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Inequality as a Cause of Environmental Degradation

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  • James Boyce

Abstract

This paper advances two hypotheses. First, the extent of an environmentally degrading economic activity is a function of the balance of power between the winners, who derive net benefits from the activity, and the losers, who bear net costs. Second, greater inequalities of power and wealth lead, all else equal, to more environmental degradation.

Suggested Citation

  • James Boyce, 1994. "Inequality as a Cause of Environmental Degradation," Published Studies ps1, Political Economy Research Institute, University of Massachusetts at Amherst.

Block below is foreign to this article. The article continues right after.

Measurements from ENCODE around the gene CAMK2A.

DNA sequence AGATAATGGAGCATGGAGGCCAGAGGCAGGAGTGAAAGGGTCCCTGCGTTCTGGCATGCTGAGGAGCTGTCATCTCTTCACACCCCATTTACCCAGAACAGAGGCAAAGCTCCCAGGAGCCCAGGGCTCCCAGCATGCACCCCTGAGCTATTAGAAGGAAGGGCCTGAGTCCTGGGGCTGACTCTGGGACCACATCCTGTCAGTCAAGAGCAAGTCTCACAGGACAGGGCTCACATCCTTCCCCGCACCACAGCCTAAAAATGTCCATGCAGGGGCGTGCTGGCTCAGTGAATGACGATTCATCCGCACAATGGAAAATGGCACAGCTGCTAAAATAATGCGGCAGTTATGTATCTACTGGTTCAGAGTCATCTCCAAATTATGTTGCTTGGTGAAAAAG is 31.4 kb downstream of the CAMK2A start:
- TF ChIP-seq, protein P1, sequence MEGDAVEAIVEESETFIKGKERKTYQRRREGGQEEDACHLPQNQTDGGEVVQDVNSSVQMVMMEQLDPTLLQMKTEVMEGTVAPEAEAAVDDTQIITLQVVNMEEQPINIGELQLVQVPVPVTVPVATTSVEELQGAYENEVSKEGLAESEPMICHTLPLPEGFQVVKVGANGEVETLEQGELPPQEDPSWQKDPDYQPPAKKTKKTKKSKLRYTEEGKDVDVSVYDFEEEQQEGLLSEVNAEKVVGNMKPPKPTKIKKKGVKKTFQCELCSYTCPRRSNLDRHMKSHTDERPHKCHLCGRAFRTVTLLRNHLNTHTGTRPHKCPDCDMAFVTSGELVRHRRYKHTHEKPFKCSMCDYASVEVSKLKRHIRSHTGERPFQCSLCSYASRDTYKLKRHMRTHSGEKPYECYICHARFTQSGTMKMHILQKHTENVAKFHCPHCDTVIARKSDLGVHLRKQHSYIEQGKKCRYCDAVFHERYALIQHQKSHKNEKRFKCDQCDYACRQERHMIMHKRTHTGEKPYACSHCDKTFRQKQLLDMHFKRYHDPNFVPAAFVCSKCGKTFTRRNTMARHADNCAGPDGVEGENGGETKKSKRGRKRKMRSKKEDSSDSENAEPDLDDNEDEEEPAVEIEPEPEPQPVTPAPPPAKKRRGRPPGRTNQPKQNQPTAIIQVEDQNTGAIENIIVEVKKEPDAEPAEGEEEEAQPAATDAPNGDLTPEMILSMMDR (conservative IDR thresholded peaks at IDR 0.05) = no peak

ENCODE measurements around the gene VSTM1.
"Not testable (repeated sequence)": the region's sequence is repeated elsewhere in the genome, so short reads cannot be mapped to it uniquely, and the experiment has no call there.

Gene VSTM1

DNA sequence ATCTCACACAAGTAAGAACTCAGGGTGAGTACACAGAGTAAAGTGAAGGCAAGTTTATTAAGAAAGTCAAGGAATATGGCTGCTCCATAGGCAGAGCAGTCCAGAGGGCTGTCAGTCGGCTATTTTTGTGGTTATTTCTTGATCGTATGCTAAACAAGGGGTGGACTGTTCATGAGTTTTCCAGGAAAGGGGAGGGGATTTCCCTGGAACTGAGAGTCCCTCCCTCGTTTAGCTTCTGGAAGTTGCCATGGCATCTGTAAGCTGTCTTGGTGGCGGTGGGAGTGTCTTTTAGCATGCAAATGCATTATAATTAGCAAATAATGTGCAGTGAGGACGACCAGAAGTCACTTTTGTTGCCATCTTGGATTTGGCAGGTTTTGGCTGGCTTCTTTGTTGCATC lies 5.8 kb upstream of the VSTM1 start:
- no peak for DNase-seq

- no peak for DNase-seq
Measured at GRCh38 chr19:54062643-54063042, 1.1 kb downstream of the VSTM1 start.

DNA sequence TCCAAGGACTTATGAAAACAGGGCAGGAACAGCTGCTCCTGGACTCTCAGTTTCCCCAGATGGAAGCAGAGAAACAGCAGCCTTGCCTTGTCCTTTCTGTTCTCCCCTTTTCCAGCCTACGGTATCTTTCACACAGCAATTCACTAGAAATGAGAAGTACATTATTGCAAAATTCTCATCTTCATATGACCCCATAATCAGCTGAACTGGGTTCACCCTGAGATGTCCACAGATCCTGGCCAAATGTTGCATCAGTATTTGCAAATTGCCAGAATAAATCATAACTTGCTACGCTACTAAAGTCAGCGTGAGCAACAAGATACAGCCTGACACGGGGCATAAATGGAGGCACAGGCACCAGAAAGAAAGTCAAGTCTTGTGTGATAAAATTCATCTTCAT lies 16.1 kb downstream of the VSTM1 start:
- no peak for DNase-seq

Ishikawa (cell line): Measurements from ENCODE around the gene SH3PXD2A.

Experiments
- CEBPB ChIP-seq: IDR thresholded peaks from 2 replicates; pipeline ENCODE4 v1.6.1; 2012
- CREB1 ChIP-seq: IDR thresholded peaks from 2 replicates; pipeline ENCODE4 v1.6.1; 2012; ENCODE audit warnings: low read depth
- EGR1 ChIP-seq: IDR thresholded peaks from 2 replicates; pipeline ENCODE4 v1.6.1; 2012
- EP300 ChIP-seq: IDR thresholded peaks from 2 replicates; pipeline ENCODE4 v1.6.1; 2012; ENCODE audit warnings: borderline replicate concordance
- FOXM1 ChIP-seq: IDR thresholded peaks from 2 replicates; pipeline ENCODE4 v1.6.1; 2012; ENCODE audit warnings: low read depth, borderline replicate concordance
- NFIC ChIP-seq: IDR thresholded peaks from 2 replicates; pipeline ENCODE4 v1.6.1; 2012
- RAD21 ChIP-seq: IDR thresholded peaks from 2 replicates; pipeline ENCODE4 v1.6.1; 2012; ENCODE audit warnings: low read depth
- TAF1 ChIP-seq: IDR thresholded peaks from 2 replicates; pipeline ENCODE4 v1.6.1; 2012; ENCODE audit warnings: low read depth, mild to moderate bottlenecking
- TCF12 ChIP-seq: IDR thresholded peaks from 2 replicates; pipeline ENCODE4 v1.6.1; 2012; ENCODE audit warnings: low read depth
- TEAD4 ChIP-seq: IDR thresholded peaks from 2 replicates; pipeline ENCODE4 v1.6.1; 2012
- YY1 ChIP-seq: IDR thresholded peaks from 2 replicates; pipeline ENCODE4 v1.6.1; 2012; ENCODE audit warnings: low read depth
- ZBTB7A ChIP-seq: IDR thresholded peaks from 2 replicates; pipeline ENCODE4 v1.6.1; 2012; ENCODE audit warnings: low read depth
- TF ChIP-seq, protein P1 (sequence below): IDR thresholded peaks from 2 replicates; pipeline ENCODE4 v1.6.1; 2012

• Handle: RePEc:uma:perips:ps1
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    File URL: https://per.umass.edu/fileadmin/pdf/published_study/PS1.pdf
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    References listed on IDEAS

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    1. Galbraith, John Kenneth, 1973. "Power and the Useful Economist," American Economic Review, American Economic Association, vol. 63(1), pages 1-11, March.
    2. Gary S. Becker, 1983. "A Theory of Competition Among Pressure Groups for Political Influence," The Quarterly Journal of Economics, Oxford University Press, vol. 98(3), pages 371-400.
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